"key": "report_types",
        "mode": "or",
        "operator": "eq",
        "values": ["threat-report"]
    "filterGroups": [
        "mode": "or",
        "filters": [
            "key": ["confidence"],
            "mode": "and",
            "operator": "gt",
            "values": ["70"]
            "key": ["objectMarking"],
            "mode": "and",
            "operator": "not_nil",
            "values": []
        "filterGroups": []

The above filter cannot be created using the GUI in OpenCTI 5.12 (it should be possible in future versions). We can summarize it the following way:

Report Type = "threat-report" AND (Confidence > 70 OR Object Marking is not nil)

Filigran goes more in depth with filters in this blog article.

The list method also takes parameters for pagination. This way you can sweep through high numbers of objects without compromising application performances:

data = {"pagination": {"hasNextPage": True, "endCursor": None}}
while data["pagination"]["hasNextPage"]:
  data =
  for report in data["entitites"]:

The list method returns a Python list object when pagination is not used. However, when using pagination, note that it returns a dictionary object containing the pagination data (such as the current cursor and whether there is still more data to fetch) along the returned objects under the entities key.

As you can see in the code snippet above, using pagination requires to undertake several steps:

  1. Initialize pagination by setting an empty cursor
  2. List entities by setting withPagination to True, first to whatever number of objects you want to retrieve at once, after with the empty cursor (this will retrieve the first 10 objects)
  3. Loop until you have no more objects to handle using the endCursor of the previous page as the after parameter
  4. Use the data immediately or store it in a dict for later use

Retrieving a unique object works very much like listing. Just replace the list method by read. Obviously, pagination will not work and the returned object will be directly the one you asked for.

Finally, you can also directly retrieve objects when you know their UUID in the platform or their STIX ID:

# Retrieve a report by STIX ID"report--76f9c469-12c5-547c-9a14-2b0bbc88e25e")
# Retrieve a generic STIX Domain object by STIX ID"report--76f9c469-12c5-547c-9a14-2b0bbc88e25e")
# Retrieve a relationship object by platform ID"2bfefe2c-701f-4dcd-932f-0de5bd0e89b6")

Other actions

Besides pure CRUD operations, you can run actions through specific methods.

Promote an observable to an indicator

OpenCTI has the ability to automatically create indicators in the STIX patterning format starting from observables. You can access this feature through stix_cyber_observable's promote_to_indicator method:

# First, create an observable for the demo:
observable_ip = opencti_client.stix_cyber_observable.create(
        "type": "ipv4-addr",
        "value": "",
    x_opencti_description="A compromised router used by APT28"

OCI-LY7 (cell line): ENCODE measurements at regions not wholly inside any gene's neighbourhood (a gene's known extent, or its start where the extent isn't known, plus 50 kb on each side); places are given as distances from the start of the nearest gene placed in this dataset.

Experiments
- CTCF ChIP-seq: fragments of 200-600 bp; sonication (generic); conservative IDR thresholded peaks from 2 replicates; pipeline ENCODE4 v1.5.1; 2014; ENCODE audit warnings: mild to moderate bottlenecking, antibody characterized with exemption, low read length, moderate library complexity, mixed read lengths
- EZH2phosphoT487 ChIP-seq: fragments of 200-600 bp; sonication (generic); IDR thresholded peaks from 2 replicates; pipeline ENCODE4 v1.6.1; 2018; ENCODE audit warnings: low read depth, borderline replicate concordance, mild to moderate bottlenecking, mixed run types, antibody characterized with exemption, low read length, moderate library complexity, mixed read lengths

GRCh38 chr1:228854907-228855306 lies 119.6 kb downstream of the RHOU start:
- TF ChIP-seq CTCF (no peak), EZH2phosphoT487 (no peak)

# Now, promote this observable to an indicator.
# OpenCTI will create the indicator with the corresponding pattern
# It will also create a "based-on" relationship between both
observable = opencti_client.stix_cyber_observable.promote_to_indicator(id=observable_ip["id"])

When looking for the relationship in the GUI, we find:

based-on relationship created between our observable and indicator

Note that confidence levels are low and most of the data is set up as default. You may have to rework the data of the relationship and the indicator object after promotion.

Ask for enrichment

In OpenCTI, most objects can be enriched if you have the right connectors. It is possible to trigger enrichment from the API using the ask_for_enrichment method:

# Let's take the observable we created in last section
observable =
    "mode": "and",
    "filters": [{"key": "value", "values": [""]}],
    "filterGroups": [],

# We want to run the Shodan connector on this observable to enrich it
# First, we need the connector's UUID
# We can retrieve it from the API:
connector_uuid = None
connectors = opencti_client.connector.list()
for connector in connectors:
  # Note that the name is configured when setting up the connector and may vary
  if connector["name"] == "Shodan":
    connector_uuid = connector["id"]

# We can then ask for enrichment
work = opencti_client.stix_cyber_observable.ask_for_enrichment(

The ask_for_enrichment method will return a work object that describes the background task that has been launched. It is thus possible to follow the progress of the enrichment that was asked.

Add/remove a STIX object to/from a container

We saw it earlier, the platform features containers such as reports and cases. It is possible to add or remove STIX objects to a report using the add_stix_object_or_stix_relationship and remove_stix_object_or_stix_relationship methods.

# Getting a report
report ="report--76f9c469-12c5-547c-9a14-2b0bbc88e25e")

# Getting a STIX object
stix_object ="malware--7b4d56ad-3bd0-5e28-9f40-c3313d9bdeb1")

# Adding the object to the report

# Removing the object from the report


Once again a beefy chapter and we are far from having covered the whole subject. We could mention the connector API which is available in the same library but for connector applications, other API endpoints (marking definitions, vocabulary, etc.) and more.

Keep in mind that at the time of writing, pycti's documentation lacks a lot of topics and you will have to look for symbols manually to fully use its power.

We finished our OpenCTI tour with this episode. Next and last chapter will wrap up everything we viewed in this series by going through a complete case study.